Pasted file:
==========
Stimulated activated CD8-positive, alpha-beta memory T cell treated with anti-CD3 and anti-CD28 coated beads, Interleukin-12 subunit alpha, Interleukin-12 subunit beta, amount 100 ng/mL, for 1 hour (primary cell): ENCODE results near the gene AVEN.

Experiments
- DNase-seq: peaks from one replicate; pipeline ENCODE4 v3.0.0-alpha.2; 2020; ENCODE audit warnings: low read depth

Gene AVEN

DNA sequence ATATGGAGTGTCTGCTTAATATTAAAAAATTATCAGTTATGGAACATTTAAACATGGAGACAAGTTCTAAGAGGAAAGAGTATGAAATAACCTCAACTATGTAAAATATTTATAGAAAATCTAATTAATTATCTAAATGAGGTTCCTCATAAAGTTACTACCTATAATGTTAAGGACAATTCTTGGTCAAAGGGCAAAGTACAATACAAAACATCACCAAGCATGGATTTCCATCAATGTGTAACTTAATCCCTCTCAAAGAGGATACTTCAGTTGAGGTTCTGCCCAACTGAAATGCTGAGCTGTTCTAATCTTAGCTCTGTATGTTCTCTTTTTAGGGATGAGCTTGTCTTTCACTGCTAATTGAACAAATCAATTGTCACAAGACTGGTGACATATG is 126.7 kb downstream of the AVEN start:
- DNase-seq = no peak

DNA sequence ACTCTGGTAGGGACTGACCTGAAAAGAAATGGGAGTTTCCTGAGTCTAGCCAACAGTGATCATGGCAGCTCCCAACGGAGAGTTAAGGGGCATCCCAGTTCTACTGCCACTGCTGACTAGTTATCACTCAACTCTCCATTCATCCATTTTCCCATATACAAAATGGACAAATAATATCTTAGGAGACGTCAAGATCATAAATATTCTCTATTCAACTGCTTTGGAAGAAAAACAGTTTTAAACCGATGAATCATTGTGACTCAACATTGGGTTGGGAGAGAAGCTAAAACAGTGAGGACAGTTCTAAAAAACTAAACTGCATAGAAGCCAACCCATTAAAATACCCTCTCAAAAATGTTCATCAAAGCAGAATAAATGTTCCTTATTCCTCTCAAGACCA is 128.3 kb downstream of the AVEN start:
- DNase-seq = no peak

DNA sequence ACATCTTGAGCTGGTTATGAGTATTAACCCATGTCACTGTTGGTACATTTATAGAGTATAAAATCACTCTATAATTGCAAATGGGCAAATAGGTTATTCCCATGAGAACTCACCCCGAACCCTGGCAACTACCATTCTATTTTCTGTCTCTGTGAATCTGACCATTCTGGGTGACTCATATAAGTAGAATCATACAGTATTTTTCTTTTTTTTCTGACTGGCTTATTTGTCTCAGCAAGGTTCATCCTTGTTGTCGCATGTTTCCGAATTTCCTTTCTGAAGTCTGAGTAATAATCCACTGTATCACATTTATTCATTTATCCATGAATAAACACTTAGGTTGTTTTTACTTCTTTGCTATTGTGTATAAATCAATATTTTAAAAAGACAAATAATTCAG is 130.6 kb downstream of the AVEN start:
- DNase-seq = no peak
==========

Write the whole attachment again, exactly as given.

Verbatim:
Stimulated activated CD8-positive, alpha-beta memory T cell treated with anti-CD3 and anti-CD28 coated beads, Interleukin-12 subunit alpha, Interleukin-12 subunit beta, amount 100 ng/mL, for 1 hour (primary cell): ENCODE results near the gene AVEN.

Experiments
- DNase-seq: peaks from one replicate; pipeline ENCODE4 v3.0.0-alpha.2; 2020; ENCODE audit warnings: low read depth

Gene AVEN

DNA sequence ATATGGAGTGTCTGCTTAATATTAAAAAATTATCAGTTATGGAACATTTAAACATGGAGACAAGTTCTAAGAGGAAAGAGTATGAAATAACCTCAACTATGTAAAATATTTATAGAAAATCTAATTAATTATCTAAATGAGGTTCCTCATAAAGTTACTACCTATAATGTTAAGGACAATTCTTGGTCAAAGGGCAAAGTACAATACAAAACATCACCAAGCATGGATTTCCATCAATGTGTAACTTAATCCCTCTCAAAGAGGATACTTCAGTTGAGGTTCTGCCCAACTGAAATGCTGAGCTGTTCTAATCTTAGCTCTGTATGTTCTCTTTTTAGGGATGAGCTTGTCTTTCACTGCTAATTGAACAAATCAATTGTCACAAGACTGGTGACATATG is 126.7 kb downstream of the AVEN start:
- DNase-seq = no peak

DNA sequence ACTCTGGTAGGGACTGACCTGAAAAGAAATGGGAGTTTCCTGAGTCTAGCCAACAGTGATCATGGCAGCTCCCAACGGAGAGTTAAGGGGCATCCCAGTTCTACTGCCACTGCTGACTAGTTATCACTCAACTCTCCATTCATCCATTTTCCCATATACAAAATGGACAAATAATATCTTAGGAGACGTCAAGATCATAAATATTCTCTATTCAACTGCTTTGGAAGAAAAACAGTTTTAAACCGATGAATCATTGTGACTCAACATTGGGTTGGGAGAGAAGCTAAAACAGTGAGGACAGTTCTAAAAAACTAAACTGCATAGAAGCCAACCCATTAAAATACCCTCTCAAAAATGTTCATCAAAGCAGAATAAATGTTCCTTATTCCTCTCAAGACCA is 128.3 kb downstream of the AVEN start:
- DNase-seq = no peak

DNA sequence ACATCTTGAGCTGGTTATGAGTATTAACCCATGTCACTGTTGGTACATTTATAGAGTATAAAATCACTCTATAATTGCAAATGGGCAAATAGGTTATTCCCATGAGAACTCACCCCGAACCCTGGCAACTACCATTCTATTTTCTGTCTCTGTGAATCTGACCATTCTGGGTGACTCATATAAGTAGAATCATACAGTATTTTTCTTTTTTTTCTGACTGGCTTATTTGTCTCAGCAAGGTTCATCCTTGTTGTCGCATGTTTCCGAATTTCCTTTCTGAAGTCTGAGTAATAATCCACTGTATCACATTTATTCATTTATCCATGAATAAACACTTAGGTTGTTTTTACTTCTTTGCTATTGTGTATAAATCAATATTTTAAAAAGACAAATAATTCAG is 130.6 kb downstream of the AVEN start:
- DNase-seq = no peak